Barcelona’s City History Museum is Timewarpy

Much like the Roman Temple, Barcelona’s City History Museum is one of those things in the town that I’ve missed multiple times. This is mostly due to there being a lot to do in Barcelona and I just had never made it a priority. Well, shame on me and everyone else who made the same mistake.
The museum is less a museum and more an interactive self-guided tour (there are audio guides included with the admission) of the old Roman city that was Barcino and is now Barcelona. Yeah, some 2,000 years ago, those crazy, wandering Romans decided to build an outpost here that grew up in the town we all know and love today. True to European custom, the oldest part of the modern city sprang forth from the foundations of Barcino. You can see this on the ground level with various chunks of the old city wall still standing and incorporated in to other buildings as well as parts of the old city aqueducts.
The first floor of the museum is a good showing with artifacts from various periods of its existence as well as maps of the region at the time. It initially seems like that’s about it, but it’s only once you step in to an elevator at the end of the floor, that the cool juju begins. At the top o the elevator is a display that says, ‘2009’. As the doors close and the elevator descends, the display starts to tick off the years and it ever to slowly comes to a rest many meters below the ground in what is the original Roman town. Now, they haven’t excavated the entire old Roman city or anything like that, but they have unearthed a massive chunk of buildings and elements that were everyday life for the Barcinians that lived there. You get to walk through a clothes dying shop, a fish salting shop, and most importantly, a winery (yeah, yeah, “What did the Romans ever do for us?!!”)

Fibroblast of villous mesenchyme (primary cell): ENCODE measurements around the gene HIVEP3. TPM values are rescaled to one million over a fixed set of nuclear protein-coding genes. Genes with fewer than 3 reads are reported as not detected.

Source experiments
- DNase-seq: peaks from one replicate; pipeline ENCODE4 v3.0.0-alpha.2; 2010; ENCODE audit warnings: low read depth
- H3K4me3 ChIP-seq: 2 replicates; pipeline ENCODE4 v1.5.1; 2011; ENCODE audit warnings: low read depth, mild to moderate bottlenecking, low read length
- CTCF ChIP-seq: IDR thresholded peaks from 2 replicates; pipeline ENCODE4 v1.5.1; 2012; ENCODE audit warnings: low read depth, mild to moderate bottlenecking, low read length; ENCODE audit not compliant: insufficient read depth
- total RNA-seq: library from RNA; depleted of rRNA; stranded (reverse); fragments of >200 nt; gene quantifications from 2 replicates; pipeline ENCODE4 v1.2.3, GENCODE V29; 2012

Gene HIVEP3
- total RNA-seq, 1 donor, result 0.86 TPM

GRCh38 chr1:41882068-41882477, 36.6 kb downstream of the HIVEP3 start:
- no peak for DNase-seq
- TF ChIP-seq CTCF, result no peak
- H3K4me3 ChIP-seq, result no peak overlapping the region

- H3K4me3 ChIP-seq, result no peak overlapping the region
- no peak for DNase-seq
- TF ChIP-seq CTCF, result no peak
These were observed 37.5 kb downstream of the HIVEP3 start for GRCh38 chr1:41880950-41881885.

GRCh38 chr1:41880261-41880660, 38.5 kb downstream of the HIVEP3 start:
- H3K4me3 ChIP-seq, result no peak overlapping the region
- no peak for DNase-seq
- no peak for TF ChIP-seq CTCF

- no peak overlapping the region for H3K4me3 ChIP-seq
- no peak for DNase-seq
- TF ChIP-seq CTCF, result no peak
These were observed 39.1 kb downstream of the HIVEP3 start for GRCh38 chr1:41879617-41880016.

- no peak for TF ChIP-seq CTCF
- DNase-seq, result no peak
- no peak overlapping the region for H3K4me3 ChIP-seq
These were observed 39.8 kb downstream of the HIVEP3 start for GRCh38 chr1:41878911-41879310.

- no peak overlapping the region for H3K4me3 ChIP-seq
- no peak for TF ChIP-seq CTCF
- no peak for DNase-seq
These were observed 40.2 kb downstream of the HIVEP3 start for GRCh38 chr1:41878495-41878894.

The details are fantastic and I spent two hours meandering through all of this. I would have spent more, but I was (and pretty much still am) in the midst of a cold that makes meandering through ancient ruins not as much fun as usual. Even still, it was quite impressive and they’re even working on a whole new chunk, which makes me realize that my next trip to Barcelona should include seeing what’s “new” at the Roman ruins.
Exiting the museum isn’t quite as cool as the entering and meandering, but on the way out, they’ve displayed a number of old documents from various periods as well as two scale models of Barcelona at two points in its history. The bigger model is about three by three meters, so it shows a grew wealth of detail as well as the second set of city walls that were build at some point in the Medieval period to protect that city that outgrew the old walls of Barcino. That was news to me and something I now need to scout out as I have a real old city wall fixation.
Anyways, go check out the museum if you’re in town. About the only downside to it is that they don’t allow photos at all, even without flash for some ridiculous reason. This is why there there is no illustrative photo for this article and why you’ll just have to “unfortunately” see it for yourself.